Susanna Newsom, James Fox, Grace Flynna

Our screenplay draws upon John Locke’s An Essay on Human Understanding and Tamir Schapiro’s Childhood and Personhood to wrestle with the following philosophical questions: What is the relationship between identity and memory? More specifically, do people lose their identity as they lose their memories? Do people have a moral obligation to those who no longer have their memories (and thus perhaps no longer have their identity)? Furthermore, what justifies paternalism? Does a decline in age and memory result in a loss of identity so great that another person is morally justified in making decisions for the senile person? Are there any circumstances in which someone has the right to withhold information from a senile adult and make decisions for them like they might for a child? Our screenplay deliberately does not answer these questions but raises them using stylistic techniques.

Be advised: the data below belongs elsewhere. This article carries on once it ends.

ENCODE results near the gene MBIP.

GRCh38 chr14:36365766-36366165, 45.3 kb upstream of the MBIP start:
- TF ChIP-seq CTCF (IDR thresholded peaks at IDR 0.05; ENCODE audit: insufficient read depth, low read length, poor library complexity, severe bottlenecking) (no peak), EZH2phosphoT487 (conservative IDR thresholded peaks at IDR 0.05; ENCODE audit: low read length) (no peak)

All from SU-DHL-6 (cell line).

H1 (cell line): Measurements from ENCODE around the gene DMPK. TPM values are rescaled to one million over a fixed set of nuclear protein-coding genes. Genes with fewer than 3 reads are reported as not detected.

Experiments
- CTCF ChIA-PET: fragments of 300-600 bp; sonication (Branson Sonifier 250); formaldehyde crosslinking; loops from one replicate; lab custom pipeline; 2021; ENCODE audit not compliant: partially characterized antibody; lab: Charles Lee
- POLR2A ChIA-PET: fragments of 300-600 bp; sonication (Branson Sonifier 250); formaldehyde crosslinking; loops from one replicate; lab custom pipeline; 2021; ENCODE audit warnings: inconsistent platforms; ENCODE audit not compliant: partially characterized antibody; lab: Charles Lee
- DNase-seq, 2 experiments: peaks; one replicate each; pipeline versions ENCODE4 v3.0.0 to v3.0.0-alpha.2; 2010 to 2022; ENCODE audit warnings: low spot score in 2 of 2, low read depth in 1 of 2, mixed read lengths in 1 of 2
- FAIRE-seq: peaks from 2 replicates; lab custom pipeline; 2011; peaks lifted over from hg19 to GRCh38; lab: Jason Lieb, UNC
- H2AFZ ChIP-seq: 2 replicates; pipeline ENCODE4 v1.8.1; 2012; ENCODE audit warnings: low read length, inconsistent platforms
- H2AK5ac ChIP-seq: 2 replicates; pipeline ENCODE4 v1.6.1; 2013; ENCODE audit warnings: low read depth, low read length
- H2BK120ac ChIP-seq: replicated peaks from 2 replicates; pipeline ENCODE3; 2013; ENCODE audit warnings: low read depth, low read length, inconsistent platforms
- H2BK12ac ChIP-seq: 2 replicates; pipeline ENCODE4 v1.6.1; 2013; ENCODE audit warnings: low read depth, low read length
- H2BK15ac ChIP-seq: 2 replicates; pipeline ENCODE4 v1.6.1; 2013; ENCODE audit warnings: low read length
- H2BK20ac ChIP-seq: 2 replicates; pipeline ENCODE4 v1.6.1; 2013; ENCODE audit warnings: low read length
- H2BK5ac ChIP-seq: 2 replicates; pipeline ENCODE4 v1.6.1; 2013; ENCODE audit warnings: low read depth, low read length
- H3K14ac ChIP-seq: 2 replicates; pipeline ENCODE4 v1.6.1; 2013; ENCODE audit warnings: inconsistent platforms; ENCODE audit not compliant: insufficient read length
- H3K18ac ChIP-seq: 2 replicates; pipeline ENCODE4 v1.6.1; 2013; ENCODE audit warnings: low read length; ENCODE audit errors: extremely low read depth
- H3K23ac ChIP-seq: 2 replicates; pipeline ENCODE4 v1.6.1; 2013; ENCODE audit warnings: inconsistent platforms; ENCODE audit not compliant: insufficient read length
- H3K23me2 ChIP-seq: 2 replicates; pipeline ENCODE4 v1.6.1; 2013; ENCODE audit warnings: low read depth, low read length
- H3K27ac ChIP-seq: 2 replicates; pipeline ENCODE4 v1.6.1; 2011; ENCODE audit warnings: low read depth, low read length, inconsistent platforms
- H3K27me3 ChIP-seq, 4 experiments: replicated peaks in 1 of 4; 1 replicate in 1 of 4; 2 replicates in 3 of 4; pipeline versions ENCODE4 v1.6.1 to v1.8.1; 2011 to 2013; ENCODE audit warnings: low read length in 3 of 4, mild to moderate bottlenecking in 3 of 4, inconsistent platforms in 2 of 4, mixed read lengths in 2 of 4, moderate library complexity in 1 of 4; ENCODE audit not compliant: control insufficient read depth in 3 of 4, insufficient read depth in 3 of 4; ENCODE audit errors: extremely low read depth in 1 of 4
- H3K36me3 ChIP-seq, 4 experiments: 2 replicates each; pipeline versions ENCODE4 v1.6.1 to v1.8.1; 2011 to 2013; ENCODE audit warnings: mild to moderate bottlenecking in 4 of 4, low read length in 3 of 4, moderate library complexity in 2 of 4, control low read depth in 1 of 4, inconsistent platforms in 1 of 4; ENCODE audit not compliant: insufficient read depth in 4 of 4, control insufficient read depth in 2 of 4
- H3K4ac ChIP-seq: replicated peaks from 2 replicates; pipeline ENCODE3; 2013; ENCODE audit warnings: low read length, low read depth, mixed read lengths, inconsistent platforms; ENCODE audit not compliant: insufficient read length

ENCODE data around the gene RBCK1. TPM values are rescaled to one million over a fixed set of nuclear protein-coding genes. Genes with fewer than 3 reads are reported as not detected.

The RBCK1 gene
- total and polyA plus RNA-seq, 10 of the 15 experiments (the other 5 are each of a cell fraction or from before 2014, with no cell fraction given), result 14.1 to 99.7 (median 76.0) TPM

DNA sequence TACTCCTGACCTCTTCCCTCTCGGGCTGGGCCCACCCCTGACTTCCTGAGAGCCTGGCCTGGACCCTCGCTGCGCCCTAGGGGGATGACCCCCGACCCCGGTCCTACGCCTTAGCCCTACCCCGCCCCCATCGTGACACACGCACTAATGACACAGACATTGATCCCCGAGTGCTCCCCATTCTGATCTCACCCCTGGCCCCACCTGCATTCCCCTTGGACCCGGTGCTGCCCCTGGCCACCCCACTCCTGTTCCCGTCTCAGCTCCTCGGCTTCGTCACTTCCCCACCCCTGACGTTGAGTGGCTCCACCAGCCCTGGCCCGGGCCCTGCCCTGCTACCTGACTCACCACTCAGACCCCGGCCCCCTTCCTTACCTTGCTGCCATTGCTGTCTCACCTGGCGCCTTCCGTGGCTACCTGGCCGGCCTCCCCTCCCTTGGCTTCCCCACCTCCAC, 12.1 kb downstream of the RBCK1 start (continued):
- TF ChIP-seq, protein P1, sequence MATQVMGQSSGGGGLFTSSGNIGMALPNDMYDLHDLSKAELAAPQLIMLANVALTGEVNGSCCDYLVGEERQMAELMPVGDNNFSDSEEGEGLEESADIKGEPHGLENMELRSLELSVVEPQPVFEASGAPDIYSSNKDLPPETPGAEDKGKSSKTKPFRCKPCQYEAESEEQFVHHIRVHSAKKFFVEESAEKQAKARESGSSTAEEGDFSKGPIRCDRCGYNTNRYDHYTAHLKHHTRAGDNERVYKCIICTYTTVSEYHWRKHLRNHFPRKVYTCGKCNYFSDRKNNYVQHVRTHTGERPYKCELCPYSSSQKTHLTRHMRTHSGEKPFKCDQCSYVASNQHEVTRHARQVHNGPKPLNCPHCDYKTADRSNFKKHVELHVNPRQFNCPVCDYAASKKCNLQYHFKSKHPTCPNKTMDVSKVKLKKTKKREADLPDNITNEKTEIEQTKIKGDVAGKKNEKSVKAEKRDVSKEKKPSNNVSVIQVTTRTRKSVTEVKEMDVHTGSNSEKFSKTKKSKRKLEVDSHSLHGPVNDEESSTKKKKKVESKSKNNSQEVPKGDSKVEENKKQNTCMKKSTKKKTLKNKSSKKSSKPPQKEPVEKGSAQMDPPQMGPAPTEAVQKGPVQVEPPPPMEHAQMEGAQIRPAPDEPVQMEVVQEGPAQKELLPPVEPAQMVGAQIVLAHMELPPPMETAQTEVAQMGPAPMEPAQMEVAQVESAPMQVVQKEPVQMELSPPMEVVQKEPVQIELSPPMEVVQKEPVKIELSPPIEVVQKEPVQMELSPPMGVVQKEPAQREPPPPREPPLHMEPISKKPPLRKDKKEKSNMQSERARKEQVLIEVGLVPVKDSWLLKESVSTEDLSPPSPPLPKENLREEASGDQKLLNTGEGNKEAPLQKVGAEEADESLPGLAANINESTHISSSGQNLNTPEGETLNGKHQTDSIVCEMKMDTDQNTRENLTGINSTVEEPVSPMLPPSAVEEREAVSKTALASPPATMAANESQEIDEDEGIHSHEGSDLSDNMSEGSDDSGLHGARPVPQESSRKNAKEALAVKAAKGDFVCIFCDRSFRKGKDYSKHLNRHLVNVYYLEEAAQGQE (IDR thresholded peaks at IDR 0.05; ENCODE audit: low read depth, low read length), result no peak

First, to prompt questions about identity and memory, Nonny’s POV in the film increasingly distorts with time (unlike Vera’s sustained in-focus POV); this represents Nonny’s declining mental state. The warped nature of Nonny’s audio perception and the increased contortion of Can’t Take My Eyes Off You further convey Nonny’s cognitive lapse. Dialogue also demonstrates Nonny’s loss of cognitive function; for example, Nonny forgets what she asked for in her coffee and cannot remember Kirsten’s name. These elements of the screenplay — POV shots, audio distortion, and dialogue cues — perhaps suggest that Nonny has lost her identity. However, the repetition of imagery throughout the film suggests the opposite — that Nonny, like her surroundings, is the same person. Before and after Nonny’s dementia develops we see: the 1969 Chevrolet truck; the girls drinking coffee and spilling coffee; the dragging of feet (by Mammy and then Chester); Vera’s glasses fogging up; close-ups of Vera’s eyes; the characters grabbing each other’s skirts; fire; the polka-dot sundress; and the characters resting their head on each other’s shoulders. Like the world around her, maybe Nonny remains the same person. Nonny’s continued interest in living in a mansion is additional evidence that she keeps her identity. When Nonny is a child and much later when she is lying in bed with Vera, she says she wants to live in a mansion while Vera writes. Nonny’s continuous ambition is a subtle reference to Bernard Williams’ Persons, Character, and Morality. Under Williams’ framework, Nonny maintains her identity because she maintains aspirations and goals. There is no single conclusion to be drawn, though — conclusions about identity and memory are purposefully not provided.